The article will be paywalled for many, but you can read some of the journalistic coverage of the bank issue: Matt Friedman, Politico, Samantha Marcus/NJ Advance Media. Some articles I cite in my piece along with relevant links/research: The Economist on German Landesbanken, Aaron Fernando, The Progressive (citing German example, and noting current campaigns for city-owned banks in Los Angeles, San Francisco, Seattle, and other cities); Erica Jedynak letter, MyCentralJersey.com (“A 2011 report based on research provided by Federal Reserve Bank of Boston and other state agencies recommended the Massachusetts legislature not pursue the idea”).
Research on public-owned banks across the world suggests [that lending is politicized]. A 2002 paper from a Northwestern University economist found that areas with stronger political parties get lower interest rates from public banks. Political interference is likely the reason that public banks have been found to underperform compared to private banks in underdeveloped countries, according to a 2012 paper written by Taiwanese researchers.
On corruption rankings, Transparency.org on Germany; Five Thirty-Eight and Harvard Safra Ethics Center on U.S. states. On New Jersey’s outstandingly bad record for corruption: Olivia Nuzzi, Daily Beast and Philip Bump, Washington Post.
- High cross-border remittance costs for globally mobile workers slow ascent from poverty, and know-your-customer and money-laundering regulations have made things worse [Money and Banking]
- “The Supreme Court should find ALJs to be ‘officers of the United States’ and thus make them subject to presidential appointment and removal.” [Ilya Shapiro on Cato merits amicus filing in Lucia v. Securities and Exchange Commission]
- “Settlement of Lawyer-Driven ‘Merger Tax’ Litigation Stumbles in New York” [Greg Herbers, WLF]
- “Financial Regulation: The Apotheosis of the Administrative State?” 2017 National Lawyers Convention Federalist Society panel with Richard Epstein, Hal Scott, Peter Wallison, and Arthur Wilmarth, moderated by Judge Carlos Bea;
- With advances in Oregon and even California, deregulation of commercial insurance lines is having a moment [Ray Lehmann, Insurance Journal; Lehmann’s 2017 Insurance Regulation Report Card for R Street Institute] Perennially troubled Massachusetts, on the other hand, continues slide in same survey [Agency Checklists]
- Tech companies have been experimenting with old and lawful device of dual class stock and SEC shouldn’t be allowed to use raised eyebrow power to stop that [Bainbridge, WLF]
- SCOTUS by 9-0, Ginsburg writing, agrees with Cato amicus (and disagrees with Sen. Grassley amicus) that Dodd-Frank doesn’t cover “whistleblowers” who never told the SEC [Digital Realty Trust v. Somers: Ilya Shapiro/Harvard Law Review, Joel Nolette/Least Dangerous Blog, earlier]
- Claim: “rolling back bank regulations is a good way to trigger a financial meltdown.” How much truth in that? [George Selgin, Cato]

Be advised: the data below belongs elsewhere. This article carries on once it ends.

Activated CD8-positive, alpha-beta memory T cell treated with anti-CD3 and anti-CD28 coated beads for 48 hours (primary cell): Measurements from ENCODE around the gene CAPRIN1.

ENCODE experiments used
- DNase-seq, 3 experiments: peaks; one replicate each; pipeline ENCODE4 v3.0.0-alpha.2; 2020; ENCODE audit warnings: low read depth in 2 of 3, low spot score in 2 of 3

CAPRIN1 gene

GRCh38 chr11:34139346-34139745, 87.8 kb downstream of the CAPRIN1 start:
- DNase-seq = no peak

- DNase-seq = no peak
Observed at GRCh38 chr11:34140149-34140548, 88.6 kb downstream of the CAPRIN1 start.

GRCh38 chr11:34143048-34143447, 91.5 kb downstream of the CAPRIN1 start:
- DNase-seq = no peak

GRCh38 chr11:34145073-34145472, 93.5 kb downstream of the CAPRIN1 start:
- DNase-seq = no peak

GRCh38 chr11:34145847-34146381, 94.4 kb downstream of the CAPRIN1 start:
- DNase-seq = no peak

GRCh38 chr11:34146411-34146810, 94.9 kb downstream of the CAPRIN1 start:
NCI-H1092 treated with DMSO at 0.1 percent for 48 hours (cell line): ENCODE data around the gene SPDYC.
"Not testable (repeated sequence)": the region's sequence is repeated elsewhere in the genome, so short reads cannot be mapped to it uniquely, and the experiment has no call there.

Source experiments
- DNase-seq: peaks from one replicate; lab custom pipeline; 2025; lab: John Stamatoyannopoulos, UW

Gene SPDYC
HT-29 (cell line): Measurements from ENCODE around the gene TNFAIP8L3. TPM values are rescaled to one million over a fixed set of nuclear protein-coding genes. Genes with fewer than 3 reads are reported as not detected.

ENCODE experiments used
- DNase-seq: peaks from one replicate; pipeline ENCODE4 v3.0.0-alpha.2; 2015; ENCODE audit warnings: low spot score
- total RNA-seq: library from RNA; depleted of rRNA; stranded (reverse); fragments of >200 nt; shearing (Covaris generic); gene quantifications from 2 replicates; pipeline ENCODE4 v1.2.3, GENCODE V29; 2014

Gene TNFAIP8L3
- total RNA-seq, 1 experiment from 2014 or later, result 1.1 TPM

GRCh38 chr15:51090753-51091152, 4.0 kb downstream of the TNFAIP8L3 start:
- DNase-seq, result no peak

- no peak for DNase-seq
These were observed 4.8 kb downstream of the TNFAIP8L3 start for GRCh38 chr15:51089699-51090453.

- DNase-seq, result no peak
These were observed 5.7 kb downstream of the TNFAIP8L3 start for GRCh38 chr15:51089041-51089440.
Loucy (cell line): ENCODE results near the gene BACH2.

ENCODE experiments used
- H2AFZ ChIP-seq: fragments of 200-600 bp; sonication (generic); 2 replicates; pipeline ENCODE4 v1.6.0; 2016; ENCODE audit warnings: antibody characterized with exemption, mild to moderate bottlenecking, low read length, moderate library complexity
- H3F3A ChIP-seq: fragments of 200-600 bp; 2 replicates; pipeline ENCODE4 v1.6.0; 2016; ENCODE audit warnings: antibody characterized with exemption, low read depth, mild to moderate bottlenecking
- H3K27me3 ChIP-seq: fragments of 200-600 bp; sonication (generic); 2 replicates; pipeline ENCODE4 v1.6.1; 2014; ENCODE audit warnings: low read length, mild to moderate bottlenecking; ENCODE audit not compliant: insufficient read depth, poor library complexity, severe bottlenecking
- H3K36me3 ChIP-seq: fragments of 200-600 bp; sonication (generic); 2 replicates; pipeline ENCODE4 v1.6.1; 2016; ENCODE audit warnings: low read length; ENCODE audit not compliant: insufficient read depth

- Crosstown hypocrisy: a closer look at the cities who tell judges and bond investors as needed that their infrastructure will or won’t face future destruction owing to climate change [Dan Walters, CalMatters; Jay Newman, Wall Street Journal, earlier]
- Mortgage systems in Canada, Germany appear to operate with less risk and lower default rates. Would Americans accept the trade-offs? [Arnold Kling]
- Tag-along private suits following regulatory action, familiar in US courts, now crop up in Australia [Kevin LaCroix]
- Regrettable Lovenheim ruling turned liberal shareholder groups into boardroom players [Prof. Bainbridge] The law of corporate social responsibility and shareholder accountability [same]
- New research suggests “SEC rule intended to prevent conflicts of interest among staff has actually had the perverse effect of causing staff to profit from their knowledge as insiders of the SEC” [Thaya Brook Knight, Cato]
- “Federal Prohibition Left California Cannabis Farmers Without Insurance or Banks When Wildfires Struck” [Christian Britschgi]
- “Is Dodd-Frank/SOX reform dead?” [Stephen Bainbridge]
- Trial lawyers and CFPB did little to correct Wells Fargo fake-account scandal [Ted Frank WSJ letter]
- Study finds that more-cumbersome judicial foreclosure methods tend to correlate with tougher lending standards especially for poor; should constriction of home credit for poorer households be interpreted as a good? [Brian Feinstein, Chicago via CL&P]
- A different way to encourage more prudent home lending practice, scale back FDIC coverage [Scott Sumner]
From reader Matt S., on a phenomenon people have been musing about for years:
No, if you think about it, it’s fairly easy to understand that one..
They have to have the braille on walk up ATM and it’s just easier to have one set of buttons on a given ATM model that can be installed anywhere, than to manufacture two different sets of controls for any one model, one for walk up installations and one for drive through installations.
Once you have to have braille on some ATMs, basic economics says that it will be more cost efficient to have it on all ATMs.
It’s part of a lively reader discussion of accessibility rules.